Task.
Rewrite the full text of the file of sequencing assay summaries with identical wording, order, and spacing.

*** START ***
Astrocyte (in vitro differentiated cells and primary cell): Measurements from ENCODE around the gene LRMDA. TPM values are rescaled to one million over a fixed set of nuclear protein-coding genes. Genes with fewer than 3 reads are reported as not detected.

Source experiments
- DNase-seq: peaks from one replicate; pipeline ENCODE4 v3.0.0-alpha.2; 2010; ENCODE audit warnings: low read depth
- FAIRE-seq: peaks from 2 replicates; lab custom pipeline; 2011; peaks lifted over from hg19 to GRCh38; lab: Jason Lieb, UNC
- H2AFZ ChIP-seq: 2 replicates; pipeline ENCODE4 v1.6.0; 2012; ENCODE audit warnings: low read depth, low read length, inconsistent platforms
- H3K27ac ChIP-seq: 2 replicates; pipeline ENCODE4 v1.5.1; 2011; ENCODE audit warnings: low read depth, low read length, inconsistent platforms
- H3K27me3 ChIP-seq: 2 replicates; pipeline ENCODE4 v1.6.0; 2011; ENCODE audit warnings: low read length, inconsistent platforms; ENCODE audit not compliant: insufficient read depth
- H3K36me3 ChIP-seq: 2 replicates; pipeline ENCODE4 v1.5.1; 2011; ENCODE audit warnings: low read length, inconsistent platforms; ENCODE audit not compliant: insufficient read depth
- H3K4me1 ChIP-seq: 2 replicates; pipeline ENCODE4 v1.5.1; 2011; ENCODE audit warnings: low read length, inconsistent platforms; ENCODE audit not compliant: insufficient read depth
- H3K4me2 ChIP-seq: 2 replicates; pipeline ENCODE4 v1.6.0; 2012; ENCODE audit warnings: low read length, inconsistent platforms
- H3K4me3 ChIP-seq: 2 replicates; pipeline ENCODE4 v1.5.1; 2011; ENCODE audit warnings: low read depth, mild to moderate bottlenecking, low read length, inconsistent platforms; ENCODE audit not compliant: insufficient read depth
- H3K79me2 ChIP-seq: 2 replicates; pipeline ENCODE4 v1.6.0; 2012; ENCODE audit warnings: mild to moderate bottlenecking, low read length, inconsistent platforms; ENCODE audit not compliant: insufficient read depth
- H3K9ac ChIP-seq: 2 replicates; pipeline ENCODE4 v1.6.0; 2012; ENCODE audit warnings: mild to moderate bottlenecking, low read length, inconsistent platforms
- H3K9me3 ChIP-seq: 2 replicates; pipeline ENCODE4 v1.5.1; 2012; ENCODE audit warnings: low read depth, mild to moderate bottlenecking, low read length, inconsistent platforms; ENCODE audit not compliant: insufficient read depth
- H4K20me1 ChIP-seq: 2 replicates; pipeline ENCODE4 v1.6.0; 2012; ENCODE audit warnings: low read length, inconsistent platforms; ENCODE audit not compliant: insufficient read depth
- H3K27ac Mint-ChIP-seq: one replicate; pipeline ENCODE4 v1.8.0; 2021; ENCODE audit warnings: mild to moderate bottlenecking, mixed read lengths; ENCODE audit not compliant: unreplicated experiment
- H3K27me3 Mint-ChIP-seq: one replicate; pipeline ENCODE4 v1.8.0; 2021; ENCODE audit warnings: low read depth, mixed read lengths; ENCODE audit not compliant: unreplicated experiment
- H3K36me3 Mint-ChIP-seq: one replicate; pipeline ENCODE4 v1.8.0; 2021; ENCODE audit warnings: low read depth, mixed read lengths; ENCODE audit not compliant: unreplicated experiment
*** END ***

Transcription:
Astrocyte (in vitro differentiated cells and primary cell): Measurements from ENCODE around the gene LRMDA. TPM values are rescaled to one million over a fixed set of nuclear protein-coding genes. Genes with fewer than 3 reads are reported as not detected.

Source experiments
- DNase-seq: peaks from one replicate; pipeline ENCODE4 v3.0.0-alpha.2; 2010; ENCODE audit warnings: low read depth
- FAIRE-seq: peaks from 2 replicates; lab custom pipeline; 2011; peaks lifted over from hg19 to GRCh38; lab: Jason Lieb, UNC
- H2AFZ ChIP-seq: 2 replicates; pipeline ENCODE4 v1.6.0; 2012; ENCODE audit warnings: low read depth, low read length, inconsistent platforms
- H3K27ac ChIP-seq: 2 replicates; pipeline ENCODE4 v1.5.1; 2011; ENCODE audit warnings: low read depth, low read length, inconsistent platforms
- H3K27me3 ChIP-seq: 2 replicates; pipeline ENCODE4 v1.6.0; 2011; ENCODE audit warnings: low read length, inconsistent platforms; ENCODE audit not compliant: insufficient read depth
- H3K36me3 ChIP-seq: 2 replicates; pipeline ENCODE4 v1.5.1; 2011; ENCODE audit warnings: low read length, inconsistent platforms; ENCODE audit not compliant: insufficient read depth
- H3K4me1 ChIP-seq: 2 replicates; pipeline ENCODE4 v1.5.1; 2011; ENCODE audit warnings: low read length, inconsistent platforms; ENCODE audit not compliant: insufficient read depth
- H3K4me2 ChIP-seq: 2 replicates; pipeline ENCODE4 v1.6.0; 2012; ENCODE audit warnings: low read length, inconsistent platforms
- H3K4me3 ChIP-seq: 2 replicates; pipeline ENCODE4 v1.5.1; 2011; ENCODE audit warnings: low read depth, mild to moderate bottlenecking, low read length, inconsistent platforms; ENCODE audit not compliant: insufficient read depth
- H3K79me2 ChIP-seq: 2 replicates; pipeline ENCODE4 v1.6.0; 2012; ENCODE audit warnings: mild to moderate bottlenecking, low read length, inconsistent platforms; ENCODE audit not compliant: insufficient read depth
- H3K9ac ChIP-seq: 2 replicates; pipeline ENCODE4 v1.6.0; 2012; ENCODE audit warnings: mild to moderate bottlenecking, low read length, inconsistent platforms
- H3K9me3 ChIP-seq: 2 replicates; pipeline ENCODE4 v1.5.1; 2012; ENCODE audit warnings: low read depth, mild to moderate bottlenecking, low read length, inconsistent platforms; ENCODE audit not compliant: insufficient read depth
- H4K20me1 ChIP-seq: 2 replicates; pipeline ENCODE4 v1.6.0; 2012; ENCODE audit warnings: low read length, inconsistent platforms; ENCODE audit not compliant: insufficient read depth
- H3K27ac Mint-ChIP-seq: one replicate; pipeline ENCODE4 v1.8.0; 2021; ENCODE audit warnings: mild to moderate bottlenecking, mixed read lengths; ENCODE audit not compliant: unreplicated experiment
- H3K27me3 Mint-ChIP-seq: one replicate; pipeline ENCODE4 v1.8.0; 2021; ENCODE audit warnings: low read depth, mixed read lengths; ENCODE audit not compliant: unreplicated experiment
- H3K36me3 Mint-ChIP-seq: one replicate; pipeline ENCODE4 v1.8.0; 2021; ENCODE audit warnings: low read depth, mixed read lengths; ENCODE audit not compliant: unreplicated experiment